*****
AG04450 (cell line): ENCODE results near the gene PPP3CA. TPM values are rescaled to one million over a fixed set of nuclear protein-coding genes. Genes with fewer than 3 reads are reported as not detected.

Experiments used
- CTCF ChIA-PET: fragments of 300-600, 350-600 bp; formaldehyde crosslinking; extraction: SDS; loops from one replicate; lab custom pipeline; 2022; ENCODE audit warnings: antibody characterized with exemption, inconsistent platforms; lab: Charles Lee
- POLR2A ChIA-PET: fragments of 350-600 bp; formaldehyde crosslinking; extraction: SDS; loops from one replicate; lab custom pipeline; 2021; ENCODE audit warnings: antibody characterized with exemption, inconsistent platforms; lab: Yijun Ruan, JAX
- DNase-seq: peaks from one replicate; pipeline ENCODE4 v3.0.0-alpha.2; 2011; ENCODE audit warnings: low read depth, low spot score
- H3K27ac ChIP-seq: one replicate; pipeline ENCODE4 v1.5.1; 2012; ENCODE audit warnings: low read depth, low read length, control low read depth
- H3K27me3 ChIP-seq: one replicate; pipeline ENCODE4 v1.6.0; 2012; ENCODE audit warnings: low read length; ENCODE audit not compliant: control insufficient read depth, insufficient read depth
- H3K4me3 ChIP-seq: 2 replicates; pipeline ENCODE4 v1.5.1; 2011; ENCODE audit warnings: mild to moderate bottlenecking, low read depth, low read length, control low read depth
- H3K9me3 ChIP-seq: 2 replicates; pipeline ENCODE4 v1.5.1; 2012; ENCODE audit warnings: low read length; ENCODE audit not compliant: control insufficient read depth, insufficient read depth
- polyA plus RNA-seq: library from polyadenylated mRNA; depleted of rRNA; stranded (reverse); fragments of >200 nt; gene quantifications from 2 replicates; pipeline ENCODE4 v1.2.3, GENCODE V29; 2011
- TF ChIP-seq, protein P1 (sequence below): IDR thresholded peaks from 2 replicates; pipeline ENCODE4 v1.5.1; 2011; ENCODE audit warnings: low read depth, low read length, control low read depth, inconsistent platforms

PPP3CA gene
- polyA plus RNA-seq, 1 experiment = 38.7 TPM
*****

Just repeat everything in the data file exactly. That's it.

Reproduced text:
AG04450 (cell line): ENCODE results near the gene PPP3CA. TPM values are rescaled to one million over a fixed set of nuclear protein-coding genes. Genes with fewer than 3 reads are reported as not detected.

Experiments used
- CTCF ChIA-PET: fragments of 300-600, 350-600 bp; formaldehyde crosslinking; extraction: SDS; loops from one replicate; lab custom pipeline; 2022; ENCODE audit warnings: antibody characterized with exemption, inconsistent platforms; lab: Charles Lee
- POLR2A ChIA-PET: fragments of 350-600 bp; formaldehyde crosslinking; extraction: SDS; loops from one replicate; lab custom pipeline; 2021; ENCODE audit warnings: antibody characterized with exemption, inconsistent platforms; lab: Yijun Ruan, JAX
- DNase-seq: peaks from one replicate; pipeline ENCODE4 v3.0.0-alpha.2; 2011; ENCODE audit warnings: low read depth, low spot score
- H3K27ac ChIP-seq: one replicate; pipeline ENCODE4 v1.5.1; 2012; ENCODE audit warnings: low read depth, low read length, control low read depth
- H3K27me3 ChIP-seq: one replicate; pipeline ENCODE4 v1.6.0; 2012; ENCODE audit warnings: low read length; ENCODE audit not compliant: control insufficient read depth, insufficient read depth
- H3K4me3 ChIP-seq: 2 replicates; pipeline ENCODE4 v1.5.1; 2011; ENCODE audit warnings: mild to moderate bottlenecking, low read depth, low read length, control low read depth
- H3K9me3 ChIP-seq: 2 replicates; pipeline ENCODE4 v1.5.1; 2012; ENCODE audit warnings: low read length; ENCODE audit not compliant: control insufficient read depth, insufficient read depth
- polyA plus RNA-seq: library from polyadenylated mRNA; depleted of rRNA; stranded (reverse); fragments of >200 nt; gene quantifications from 2 replicates; pipeline ENCODE4 v1.2.3, GENCODE V29; 2011
- TF ChIP-seq, protein P1 (sequence below): IDR thresholded peaks from 2 replicates; pipeline ENCODE4 v1.5.1; 2011; ENCODE audit warnings: low read depth, low read length, control low read depth, inconsistent platforms

PPP3CA gene
- polyA plus RNA-seq, 1 experiment = 38.7 TPM